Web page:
Friday, November 15, 2013

I Would Do Anything For Love, But I Won't Do That


Queen Composter discusses her toilet paper habits.

Everyone has their line in the sand, the one thing that goes too far. For some people it is too much to ask them to compost their food waste. For others it is too much to ask them to use a menstrual cup.


I believe I have found my line in the sand. For all that I love the environment and would do anything to protect it, I won’t use “family cloth” instead of toilet paper.  As the lyrics of the Meatloaf song say, I would do anything to be more eco, but I won’t do that.

What is family cloth you ask? In the quest to reduce single use disposable items, many people are using small pieces of cloth, like a small face cloth, instead of toilet paper.  The idea is that the cloths can be kept near the toilet, like toilet paper, and placed in a sealed container when soiled or wet. Then they are washed in the washing machine and reused again and again. A quick Google search will bring up hundreds of blog posts on this subject, the pros and cons and how to use them. One of my favourite companies, Luna Pads, sells them and promotes their use

In theory I am down with this idea. After all, I used cloth diapers with all three of my daughters and I use cloth feminine pads. I think nothing of washing them. Why would I throw away diapers and pads when I don’t throw away my underwear?

In my mind, however, using reuseable “toilet paper” just seems different. Without getting too detailed, I think it is the soiled part, rather than wet part, that has me squeamish. It’s just a bit of toilet paper, no big deal, right?

Actually it is a big deal. The more paperless society goes, the less recycled pulp and paper there is available for recycled toilet paper. And all that ultra comfortable pillowy softness we like for our business? It comes from virgin wood, as in not recycled. Never mind that it is bleached to achieve the whiteness we seem to like. We use it for a moment and that’s it. In my family of five we go through a great deal of toilet paper, too. Like many families, we buy ours in bulk.

I have a little secret…

Once in a while, when I’ve run out of toilet paper and there’s none nearby, I’ve been known to grab one of those little facecloths I bought when my girls were babies and use them instead. I guess it is fitting, as I liked using those cloths for reusable baby wipes when at home.

So maybe this isn’t my line in the sand? It would be easy to keep a lidded container like a garbage can beside the toilet for the dirty cloths.
I could easily keep the basket with the cloths (and some reading material)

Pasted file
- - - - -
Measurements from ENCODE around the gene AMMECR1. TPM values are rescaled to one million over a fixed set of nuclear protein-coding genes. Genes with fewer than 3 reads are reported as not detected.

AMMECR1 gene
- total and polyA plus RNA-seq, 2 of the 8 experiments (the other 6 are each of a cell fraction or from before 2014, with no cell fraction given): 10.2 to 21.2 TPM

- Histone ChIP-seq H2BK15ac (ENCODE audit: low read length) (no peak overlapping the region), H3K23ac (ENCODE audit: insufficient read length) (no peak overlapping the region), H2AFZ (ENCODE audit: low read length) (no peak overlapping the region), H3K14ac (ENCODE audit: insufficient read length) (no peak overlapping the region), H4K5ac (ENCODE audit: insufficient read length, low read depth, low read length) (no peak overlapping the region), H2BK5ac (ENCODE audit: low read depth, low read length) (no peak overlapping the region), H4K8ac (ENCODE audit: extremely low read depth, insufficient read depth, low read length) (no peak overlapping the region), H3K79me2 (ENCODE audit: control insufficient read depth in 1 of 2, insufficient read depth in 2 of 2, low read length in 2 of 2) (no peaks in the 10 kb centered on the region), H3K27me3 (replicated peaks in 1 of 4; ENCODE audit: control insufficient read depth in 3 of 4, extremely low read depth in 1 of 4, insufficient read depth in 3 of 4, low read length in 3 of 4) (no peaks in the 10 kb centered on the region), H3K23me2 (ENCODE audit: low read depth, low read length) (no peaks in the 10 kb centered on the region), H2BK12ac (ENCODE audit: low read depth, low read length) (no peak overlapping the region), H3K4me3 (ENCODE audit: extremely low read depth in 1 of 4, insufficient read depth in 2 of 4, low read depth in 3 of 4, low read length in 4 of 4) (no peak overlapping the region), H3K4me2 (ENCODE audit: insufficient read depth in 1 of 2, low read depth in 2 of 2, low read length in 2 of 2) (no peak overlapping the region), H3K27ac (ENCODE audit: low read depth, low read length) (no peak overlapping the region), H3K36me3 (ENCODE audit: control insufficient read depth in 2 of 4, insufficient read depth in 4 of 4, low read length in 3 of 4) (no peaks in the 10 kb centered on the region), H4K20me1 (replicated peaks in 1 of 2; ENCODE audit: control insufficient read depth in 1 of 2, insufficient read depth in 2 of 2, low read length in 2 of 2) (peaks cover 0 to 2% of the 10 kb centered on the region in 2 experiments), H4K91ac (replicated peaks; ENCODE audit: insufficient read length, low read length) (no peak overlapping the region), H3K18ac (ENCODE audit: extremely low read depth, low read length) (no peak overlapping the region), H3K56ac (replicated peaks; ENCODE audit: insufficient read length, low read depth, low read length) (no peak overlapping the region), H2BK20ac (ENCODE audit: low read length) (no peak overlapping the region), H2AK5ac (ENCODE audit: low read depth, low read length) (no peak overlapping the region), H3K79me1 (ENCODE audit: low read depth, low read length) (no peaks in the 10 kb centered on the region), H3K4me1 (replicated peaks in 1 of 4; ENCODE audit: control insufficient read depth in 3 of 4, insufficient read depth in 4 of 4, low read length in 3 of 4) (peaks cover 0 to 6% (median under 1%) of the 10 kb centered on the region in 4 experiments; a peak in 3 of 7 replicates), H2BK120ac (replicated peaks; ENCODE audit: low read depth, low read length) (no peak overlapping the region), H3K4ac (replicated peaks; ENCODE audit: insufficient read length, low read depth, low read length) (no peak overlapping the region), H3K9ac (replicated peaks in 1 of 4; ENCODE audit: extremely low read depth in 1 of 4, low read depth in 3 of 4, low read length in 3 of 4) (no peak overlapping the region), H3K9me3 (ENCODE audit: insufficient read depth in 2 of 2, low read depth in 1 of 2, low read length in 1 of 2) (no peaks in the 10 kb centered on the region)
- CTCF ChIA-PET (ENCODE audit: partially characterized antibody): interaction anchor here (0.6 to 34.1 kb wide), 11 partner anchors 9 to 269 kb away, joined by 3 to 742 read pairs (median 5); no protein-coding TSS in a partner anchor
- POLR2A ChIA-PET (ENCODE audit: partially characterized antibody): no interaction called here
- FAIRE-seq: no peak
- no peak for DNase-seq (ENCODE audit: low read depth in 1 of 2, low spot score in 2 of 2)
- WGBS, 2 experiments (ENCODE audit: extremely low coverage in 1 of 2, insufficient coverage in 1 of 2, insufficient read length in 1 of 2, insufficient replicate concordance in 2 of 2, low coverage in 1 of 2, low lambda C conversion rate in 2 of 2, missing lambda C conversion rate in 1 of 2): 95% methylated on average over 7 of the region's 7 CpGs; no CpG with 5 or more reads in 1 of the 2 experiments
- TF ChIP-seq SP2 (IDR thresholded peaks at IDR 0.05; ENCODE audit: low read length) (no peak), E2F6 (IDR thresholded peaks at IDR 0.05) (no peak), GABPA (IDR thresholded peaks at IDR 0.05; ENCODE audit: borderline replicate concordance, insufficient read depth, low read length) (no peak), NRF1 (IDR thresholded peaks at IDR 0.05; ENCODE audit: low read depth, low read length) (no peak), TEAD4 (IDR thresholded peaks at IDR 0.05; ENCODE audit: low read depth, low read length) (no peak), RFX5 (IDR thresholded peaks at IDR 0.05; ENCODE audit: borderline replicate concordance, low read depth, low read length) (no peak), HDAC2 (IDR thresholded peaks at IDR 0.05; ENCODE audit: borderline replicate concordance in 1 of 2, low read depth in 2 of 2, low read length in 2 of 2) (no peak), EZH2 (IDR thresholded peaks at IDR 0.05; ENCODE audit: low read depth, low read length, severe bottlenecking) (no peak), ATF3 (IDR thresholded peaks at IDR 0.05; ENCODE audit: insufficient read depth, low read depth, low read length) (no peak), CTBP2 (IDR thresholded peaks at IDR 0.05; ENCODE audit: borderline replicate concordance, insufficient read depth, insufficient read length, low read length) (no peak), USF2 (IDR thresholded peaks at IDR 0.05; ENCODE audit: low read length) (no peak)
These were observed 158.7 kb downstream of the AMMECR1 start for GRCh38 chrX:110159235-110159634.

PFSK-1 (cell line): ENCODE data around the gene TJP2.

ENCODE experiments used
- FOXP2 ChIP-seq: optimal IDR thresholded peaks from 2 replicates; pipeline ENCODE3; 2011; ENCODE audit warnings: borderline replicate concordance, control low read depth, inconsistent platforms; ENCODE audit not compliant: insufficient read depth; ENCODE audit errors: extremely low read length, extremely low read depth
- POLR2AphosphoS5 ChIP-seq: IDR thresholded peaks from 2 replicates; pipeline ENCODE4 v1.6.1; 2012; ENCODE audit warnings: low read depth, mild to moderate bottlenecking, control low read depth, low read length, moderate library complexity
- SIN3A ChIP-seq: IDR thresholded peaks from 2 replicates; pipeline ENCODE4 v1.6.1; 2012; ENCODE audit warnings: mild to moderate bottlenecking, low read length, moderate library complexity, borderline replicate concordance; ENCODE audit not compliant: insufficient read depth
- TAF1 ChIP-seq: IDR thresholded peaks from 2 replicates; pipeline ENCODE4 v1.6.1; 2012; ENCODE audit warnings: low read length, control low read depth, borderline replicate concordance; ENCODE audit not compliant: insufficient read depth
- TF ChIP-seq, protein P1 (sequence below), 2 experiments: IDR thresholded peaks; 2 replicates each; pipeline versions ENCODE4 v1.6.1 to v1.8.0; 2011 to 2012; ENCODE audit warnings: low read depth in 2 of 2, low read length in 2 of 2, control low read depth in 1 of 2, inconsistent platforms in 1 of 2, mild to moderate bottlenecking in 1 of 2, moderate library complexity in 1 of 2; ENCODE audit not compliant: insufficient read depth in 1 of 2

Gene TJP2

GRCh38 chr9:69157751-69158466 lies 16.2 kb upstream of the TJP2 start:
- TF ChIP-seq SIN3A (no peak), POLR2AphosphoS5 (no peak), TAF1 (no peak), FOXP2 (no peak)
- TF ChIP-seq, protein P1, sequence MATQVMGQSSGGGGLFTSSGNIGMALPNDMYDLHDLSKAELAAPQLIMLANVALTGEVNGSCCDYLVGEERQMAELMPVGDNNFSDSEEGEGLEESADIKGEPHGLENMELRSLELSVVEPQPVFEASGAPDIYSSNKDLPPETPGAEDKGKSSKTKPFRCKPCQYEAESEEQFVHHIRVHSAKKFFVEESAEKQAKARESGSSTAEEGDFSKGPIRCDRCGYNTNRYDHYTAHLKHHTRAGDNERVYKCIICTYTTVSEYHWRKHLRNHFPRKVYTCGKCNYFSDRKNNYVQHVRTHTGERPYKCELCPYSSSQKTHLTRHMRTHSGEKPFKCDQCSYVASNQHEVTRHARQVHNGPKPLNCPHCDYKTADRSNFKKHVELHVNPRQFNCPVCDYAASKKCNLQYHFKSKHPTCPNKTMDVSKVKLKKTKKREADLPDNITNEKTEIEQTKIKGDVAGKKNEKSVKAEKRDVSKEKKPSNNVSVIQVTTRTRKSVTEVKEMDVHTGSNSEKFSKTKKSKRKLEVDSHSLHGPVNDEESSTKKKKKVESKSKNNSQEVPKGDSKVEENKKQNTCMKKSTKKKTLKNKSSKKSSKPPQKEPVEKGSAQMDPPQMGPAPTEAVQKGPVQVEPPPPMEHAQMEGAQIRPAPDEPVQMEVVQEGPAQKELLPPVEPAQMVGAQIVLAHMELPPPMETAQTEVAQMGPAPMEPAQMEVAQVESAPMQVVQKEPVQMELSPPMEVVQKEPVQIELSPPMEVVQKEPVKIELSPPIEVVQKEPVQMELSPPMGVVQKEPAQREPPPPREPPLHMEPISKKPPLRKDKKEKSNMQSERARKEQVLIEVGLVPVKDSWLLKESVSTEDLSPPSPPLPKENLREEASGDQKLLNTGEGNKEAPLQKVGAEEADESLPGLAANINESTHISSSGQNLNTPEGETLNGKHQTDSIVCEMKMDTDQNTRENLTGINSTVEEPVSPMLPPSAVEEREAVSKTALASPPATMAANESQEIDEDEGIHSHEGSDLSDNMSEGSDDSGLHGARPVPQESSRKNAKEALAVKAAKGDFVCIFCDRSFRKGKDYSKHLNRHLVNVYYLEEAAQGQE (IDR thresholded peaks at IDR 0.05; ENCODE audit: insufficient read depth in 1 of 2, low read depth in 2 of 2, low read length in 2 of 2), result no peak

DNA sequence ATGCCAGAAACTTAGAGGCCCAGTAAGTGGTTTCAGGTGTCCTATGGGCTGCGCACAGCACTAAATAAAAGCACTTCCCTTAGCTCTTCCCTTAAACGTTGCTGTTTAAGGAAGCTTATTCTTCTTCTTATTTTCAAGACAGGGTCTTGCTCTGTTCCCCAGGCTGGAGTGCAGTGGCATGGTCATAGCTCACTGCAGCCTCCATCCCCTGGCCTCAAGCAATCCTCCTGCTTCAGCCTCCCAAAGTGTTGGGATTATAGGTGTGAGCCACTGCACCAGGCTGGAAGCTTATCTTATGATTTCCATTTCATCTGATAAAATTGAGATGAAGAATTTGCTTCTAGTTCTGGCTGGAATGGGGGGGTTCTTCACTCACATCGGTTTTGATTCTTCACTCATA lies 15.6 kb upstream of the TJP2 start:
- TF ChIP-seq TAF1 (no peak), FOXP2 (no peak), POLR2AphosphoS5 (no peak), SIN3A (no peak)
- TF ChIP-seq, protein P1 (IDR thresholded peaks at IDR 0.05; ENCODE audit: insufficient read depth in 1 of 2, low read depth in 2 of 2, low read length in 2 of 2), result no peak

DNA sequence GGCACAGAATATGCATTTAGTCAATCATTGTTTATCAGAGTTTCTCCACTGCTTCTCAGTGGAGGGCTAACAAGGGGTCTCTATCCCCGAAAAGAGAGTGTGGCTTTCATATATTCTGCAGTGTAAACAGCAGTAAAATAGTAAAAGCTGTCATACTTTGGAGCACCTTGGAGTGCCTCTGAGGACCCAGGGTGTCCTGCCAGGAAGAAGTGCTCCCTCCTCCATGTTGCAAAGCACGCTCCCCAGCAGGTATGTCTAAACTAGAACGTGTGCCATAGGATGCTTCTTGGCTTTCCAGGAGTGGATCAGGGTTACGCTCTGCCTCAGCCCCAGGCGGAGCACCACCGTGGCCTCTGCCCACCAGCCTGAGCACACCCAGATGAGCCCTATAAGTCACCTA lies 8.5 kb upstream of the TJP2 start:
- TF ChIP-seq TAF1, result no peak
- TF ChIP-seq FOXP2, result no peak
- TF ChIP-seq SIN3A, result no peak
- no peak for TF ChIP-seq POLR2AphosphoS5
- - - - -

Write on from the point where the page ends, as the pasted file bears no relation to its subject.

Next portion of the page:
by the toilet instead of by the bathtub. I use the toilet more than I have bath.

I won’t be adding this to my new year’s resolutions anytime soon because I think this would be a hard sell with my family. I've learned to be careful what I wish for - we taught our girls to only flush for number two and now they never flush, even when outside the home. Rather embarrassing. But it is something I might consider down the road, or perhaps just for myself. 

What about you? What is your eco line in the sand? Have you tried family cloths?


6 comments:

Erin aka Conscious Shopper said...

I laughed at the part where you said you taught your girls to only flush for number 2 and now they never flush. We have that problem too!

Eco Yogini said...

yep, i seriously considered this, especially since close friends of ours did it and love it. (they do keep tp for #2 though, in case and for guests).

here is her post on the topic: http://oceanstreasures.blogspot.ca/2011/02/eycc-decreasing-tree-products-part-ii.html

but.... i gotta say Andrew said a clear NO on the idea so we are still using recycled TP. BUT very interesting about the "less paper for recycled TP" i never considered that!

Angel said...

Have you ever traveled to India? Most Indians do not use toilet paper at all, instead there is a hose installed beside each toilet (or failing that a bucket of water with a cup for washing). Even in public toilets it is quite common for there to be no toilet paper supplied. It takes some time to get used to it, but it is possible to go toilet paper-free.

Anonymous said...

I've been using 'toilet cloths' for a few years, only for #1 though. We still have toilet paper for #2s and guests. I make my toilet cloths out of old towels, then compost them or use them as fire starters when they get too thin or holey to use. I haven't found cleaning them to be a problem at all, only a bit tedious hanging them on the clothesline to dry, but no more than socks or other small items. I now feel guilty when I use public restrooms or other people's bathrooms! lol I haven't gone as far as making arrangements to carry them with me. Hmm...

sustainablemum said...

I think these are my line in the sand too. I would love to cross over it but can't quite make the step. I used washable wipes for both my children when they were in nappies (washable of course!) I should have just continued to use these when they came out of nappies....

We are looking to install a compost, no water toilet at some point so maybe then will be the time....

Anonymous said...

Compromise. Save water. From the Ben Stiller movie, "Meet the Fockers": If it is yellow let it mellow, if it is brown flush it down. What are the pros/cons of a bidet. I love and appreciate indoor plumbing and all that comes with it, and this is my line too. But I'll keep an open mind...

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